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Singapore invests S$200m to upgrade supercomputing capabilities

The investment will shore up Singapore’s supercomputing prowess to facilitate research collaboration, as well as address national and business challenges

Singapore’s National Research Foundation (NRF) will pump in S$200m to upgrade the country’s supercomputing infrastructure in a bid to provide research institutions and universities with wider access to high-performance computing capabilities.

Speaking at the opening of Supercomputing Asia 2019 on 12 March, Singapore finance minister Heng Swee Keat said the investment, which is part of the S$19bn Research, Innovation and Enterprise (RIE) 2020 plan, will provide 15 to 20 petaflops of high-end computing performance – equivalent to the computing power of a million laptops.

In addition, network speeds will also be improved to support the growing needs of Singapore’s national research institutions, enabling them to tap into other research platforms through collaborations with international partners, Heng said.

“This investment is critical – as we embark on our journey as a smart nation and digitalise our economy, we must upgrade our supercomputing resources to keep up with our partners globally, and to solve complex national challenges more quickly, more effectively,” he said.

Heng said these challenges include climate change, which Singapore is mitigating by analysing data on temperature changes and rainfall with high accuracy to better predict local weather changes. This will support urban planning efforts, and enable the government to plan ahead and improve thermal comfort in tropical Singapore, he added.

Urban planners can also make use of the enhanced supercomputing capabilities to analyse urban mobility conditions and driver behaviour on the roads. “This will enable planners to design more flexible and efficient transport systems, optimise traffic flow and to make travelling more efficient for our people,” Heng said.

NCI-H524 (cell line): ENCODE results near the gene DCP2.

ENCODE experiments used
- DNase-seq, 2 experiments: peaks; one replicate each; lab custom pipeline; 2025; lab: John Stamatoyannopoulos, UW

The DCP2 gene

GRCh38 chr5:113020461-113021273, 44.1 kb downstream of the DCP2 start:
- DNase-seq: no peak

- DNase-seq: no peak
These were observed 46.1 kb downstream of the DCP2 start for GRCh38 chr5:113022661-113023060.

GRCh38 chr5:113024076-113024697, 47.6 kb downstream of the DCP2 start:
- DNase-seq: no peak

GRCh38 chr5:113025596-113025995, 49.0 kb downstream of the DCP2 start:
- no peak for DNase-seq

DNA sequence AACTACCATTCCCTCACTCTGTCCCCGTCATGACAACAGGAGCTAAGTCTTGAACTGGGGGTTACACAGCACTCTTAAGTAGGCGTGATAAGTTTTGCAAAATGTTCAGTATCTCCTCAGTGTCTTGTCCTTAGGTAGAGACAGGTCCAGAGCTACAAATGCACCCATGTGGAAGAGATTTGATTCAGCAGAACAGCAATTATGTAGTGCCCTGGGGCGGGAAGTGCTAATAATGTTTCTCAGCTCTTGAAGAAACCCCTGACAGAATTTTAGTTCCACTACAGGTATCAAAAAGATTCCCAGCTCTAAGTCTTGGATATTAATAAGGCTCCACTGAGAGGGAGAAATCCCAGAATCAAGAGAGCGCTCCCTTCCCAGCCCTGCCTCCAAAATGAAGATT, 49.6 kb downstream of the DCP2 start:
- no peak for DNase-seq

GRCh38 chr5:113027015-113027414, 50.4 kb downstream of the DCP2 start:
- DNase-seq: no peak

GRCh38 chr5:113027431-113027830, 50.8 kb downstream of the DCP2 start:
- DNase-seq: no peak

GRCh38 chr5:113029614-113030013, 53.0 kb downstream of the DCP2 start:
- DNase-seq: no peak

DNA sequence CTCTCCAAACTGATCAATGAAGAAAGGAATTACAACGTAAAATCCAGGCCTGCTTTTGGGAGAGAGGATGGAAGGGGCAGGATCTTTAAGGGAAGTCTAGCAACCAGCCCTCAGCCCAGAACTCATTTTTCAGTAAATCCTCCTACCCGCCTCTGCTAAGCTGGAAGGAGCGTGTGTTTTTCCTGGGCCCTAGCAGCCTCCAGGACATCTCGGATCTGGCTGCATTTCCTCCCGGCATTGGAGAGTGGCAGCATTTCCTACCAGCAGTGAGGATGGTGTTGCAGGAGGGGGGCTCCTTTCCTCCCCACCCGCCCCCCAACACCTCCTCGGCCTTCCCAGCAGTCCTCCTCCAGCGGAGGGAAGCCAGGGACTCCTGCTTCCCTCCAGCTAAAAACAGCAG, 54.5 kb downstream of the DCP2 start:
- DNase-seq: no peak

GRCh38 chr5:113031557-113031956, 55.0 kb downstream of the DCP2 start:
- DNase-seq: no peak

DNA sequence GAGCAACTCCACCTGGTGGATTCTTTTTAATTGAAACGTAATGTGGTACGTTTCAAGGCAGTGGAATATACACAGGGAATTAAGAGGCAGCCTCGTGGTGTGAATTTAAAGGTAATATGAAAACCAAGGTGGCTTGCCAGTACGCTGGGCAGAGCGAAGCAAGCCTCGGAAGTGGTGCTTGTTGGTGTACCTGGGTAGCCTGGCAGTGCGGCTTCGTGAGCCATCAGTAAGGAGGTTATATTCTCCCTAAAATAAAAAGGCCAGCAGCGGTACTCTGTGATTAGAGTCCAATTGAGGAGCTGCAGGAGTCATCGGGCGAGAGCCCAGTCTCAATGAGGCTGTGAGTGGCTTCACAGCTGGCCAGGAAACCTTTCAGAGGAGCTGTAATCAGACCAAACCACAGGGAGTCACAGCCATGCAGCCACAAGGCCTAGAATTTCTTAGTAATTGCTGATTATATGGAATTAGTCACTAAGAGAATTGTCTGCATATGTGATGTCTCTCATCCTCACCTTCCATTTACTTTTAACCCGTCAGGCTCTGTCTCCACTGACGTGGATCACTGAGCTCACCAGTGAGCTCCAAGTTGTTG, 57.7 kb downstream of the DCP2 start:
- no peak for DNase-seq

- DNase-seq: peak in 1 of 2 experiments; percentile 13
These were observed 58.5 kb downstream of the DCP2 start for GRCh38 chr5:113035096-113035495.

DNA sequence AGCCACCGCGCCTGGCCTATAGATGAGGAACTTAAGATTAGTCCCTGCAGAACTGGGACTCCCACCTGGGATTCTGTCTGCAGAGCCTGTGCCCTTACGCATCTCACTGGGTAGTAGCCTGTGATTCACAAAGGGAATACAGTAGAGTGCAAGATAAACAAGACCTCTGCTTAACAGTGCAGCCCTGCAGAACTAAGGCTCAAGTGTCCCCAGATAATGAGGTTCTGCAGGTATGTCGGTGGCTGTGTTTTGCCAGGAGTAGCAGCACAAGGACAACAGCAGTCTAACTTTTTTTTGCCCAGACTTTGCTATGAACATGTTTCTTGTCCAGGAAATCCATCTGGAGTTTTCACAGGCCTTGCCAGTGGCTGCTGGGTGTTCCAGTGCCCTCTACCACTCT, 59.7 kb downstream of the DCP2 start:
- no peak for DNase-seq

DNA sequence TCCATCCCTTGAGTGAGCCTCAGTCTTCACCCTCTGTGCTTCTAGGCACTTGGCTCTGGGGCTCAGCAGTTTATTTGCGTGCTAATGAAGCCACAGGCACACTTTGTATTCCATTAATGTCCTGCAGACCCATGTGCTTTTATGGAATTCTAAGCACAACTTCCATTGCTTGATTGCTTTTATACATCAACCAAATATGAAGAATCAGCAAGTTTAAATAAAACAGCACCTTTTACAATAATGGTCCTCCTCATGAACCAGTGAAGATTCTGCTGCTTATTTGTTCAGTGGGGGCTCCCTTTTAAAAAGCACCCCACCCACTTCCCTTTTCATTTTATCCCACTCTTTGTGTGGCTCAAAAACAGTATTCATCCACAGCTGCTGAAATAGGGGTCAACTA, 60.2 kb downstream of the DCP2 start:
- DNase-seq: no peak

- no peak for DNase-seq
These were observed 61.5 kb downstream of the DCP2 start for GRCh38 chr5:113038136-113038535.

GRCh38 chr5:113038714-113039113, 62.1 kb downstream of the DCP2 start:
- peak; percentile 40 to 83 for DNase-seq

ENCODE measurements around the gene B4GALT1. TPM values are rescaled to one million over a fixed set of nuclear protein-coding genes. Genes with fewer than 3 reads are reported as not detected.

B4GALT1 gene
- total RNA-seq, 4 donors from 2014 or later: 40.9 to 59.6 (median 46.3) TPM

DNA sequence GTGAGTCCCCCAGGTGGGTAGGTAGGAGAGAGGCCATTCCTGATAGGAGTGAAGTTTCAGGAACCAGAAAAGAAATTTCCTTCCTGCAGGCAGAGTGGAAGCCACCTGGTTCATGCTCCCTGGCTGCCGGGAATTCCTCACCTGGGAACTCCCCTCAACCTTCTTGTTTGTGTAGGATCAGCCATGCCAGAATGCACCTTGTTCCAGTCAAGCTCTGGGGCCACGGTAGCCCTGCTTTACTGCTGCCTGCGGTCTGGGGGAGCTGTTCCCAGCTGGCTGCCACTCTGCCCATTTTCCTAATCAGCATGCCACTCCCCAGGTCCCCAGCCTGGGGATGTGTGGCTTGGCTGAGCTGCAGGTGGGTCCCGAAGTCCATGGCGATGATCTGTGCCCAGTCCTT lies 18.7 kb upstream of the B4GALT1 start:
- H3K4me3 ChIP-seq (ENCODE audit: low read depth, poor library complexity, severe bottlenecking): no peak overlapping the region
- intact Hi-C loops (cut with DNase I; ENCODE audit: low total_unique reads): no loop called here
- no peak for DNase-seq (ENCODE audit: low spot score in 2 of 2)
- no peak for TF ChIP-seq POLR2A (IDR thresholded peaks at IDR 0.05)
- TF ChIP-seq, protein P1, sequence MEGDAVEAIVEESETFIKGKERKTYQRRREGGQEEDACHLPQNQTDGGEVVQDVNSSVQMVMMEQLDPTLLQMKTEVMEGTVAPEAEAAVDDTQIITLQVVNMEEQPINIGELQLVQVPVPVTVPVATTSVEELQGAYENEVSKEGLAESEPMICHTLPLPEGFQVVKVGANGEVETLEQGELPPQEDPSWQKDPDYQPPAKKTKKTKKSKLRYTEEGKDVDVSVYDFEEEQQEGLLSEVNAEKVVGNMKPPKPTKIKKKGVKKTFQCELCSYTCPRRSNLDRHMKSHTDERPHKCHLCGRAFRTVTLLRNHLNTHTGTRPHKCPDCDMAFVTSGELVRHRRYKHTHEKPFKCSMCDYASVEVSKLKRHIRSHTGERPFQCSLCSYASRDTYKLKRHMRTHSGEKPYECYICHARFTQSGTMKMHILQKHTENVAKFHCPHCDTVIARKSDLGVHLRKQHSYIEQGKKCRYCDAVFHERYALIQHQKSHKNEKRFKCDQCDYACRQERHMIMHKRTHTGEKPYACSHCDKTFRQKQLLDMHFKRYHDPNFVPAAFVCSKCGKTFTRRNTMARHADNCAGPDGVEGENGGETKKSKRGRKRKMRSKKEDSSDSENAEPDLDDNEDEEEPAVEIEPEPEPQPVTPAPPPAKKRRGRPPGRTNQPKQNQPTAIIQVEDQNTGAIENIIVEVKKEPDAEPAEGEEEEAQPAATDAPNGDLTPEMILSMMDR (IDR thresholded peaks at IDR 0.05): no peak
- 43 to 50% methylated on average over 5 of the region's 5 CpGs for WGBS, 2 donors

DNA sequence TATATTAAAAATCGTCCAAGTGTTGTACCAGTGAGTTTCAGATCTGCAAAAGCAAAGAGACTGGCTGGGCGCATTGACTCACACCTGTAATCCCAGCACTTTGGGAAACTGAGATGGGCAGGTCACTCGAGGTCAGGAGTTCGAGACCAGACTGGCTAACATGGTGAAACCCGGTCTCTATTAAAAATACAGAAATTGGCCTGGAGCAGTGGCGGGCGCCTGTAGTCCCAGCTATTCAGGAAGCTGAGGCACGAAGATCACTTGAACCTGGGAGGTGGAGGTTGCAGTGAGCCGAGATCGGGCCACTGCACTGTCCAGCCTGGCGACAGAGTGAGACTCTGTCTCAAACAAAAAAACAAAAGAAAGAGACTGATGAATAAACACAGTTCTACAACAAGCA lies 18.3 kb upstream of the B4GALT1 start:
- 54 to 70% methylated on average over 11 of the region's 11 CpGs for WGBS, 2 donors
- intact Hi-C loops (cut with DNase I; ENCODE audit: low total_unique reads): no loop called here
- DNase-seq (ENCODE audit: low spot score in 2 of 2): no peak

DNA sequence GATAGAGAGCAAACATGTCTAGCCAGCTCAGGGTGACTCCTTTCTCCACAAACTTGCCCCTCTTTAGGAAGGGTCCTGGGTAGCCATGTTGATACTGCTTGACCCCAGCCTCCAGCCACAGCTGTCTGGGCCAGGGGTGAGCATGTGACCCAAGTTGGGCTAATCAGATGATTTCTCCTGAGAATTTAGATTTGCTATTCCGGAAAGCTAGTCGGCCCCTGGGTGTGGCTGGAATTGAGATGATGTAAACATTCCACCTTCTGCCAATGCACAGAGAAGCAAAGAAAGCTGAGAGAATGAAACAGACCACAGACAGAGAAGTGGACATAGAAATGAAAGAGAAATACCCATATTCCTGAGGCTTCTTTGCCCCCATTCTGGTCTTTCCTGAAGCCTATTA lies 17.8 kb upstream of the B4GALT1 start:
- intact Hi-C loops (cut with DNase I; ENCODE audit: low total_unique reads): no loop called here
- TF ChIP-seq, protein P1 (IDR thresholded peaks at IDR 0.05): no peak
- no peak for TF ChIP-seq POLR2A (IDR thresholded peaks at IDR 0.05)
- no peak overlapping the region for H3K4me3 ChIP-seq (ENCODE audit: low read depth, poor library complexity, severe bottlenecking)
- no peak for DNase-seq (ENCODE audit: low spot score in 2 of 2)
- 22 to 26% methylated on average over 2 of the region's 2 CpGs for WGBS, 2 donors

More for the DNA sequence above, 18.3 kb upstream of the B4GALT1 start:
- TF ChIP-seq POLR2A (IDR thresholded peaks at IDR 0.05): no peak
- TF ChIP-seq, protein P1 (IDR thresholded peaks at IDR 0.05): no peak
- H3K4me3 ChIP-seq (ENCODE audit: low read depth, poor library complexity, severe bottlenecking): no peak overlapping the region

Noting that the new investment will also open up opportunities for Singapore businesses, Heng said the National Supercomputing Centre (NSCC) is working with Keppel Corporation and its laboratory at the National University of Singapore to optimise the design of its rigs and vessels.

The NSCC currently operates a one petaflop supercomputing system called Aspire 1, which touts 1,288 nodes, 128GB of DDR4 memory per node and over 14PB of storage. The system is linked by high bandwidth multi-gigabit networks to provide high speed access to users.

Singapore’s growing investments in supercomputing follows that of Australia, which earmarked A$70m last year to beef up its high-performance computing systems at the Pawsey Supercomputing Centre, a co-organiser of Supercomputing Asia 2019.

The investment will be used to fund replacements for Pawsey’s flagship supercomputer, Magnus, as well as the real-time supercomputer, Galaxy.

Pawsey chair John Langoulant noted that the new investment will strengthen Australia’s position in the global research environment and enable Australia to stay globally competitive.

“This is a reflection of the government’s understanding of the value that the Pawsey Supercomputing Centre delivers to the Australian scientific landscape by accelerating innovation and increasing opportunities for engagement between Australian researchers and their peers internationally,” he said.

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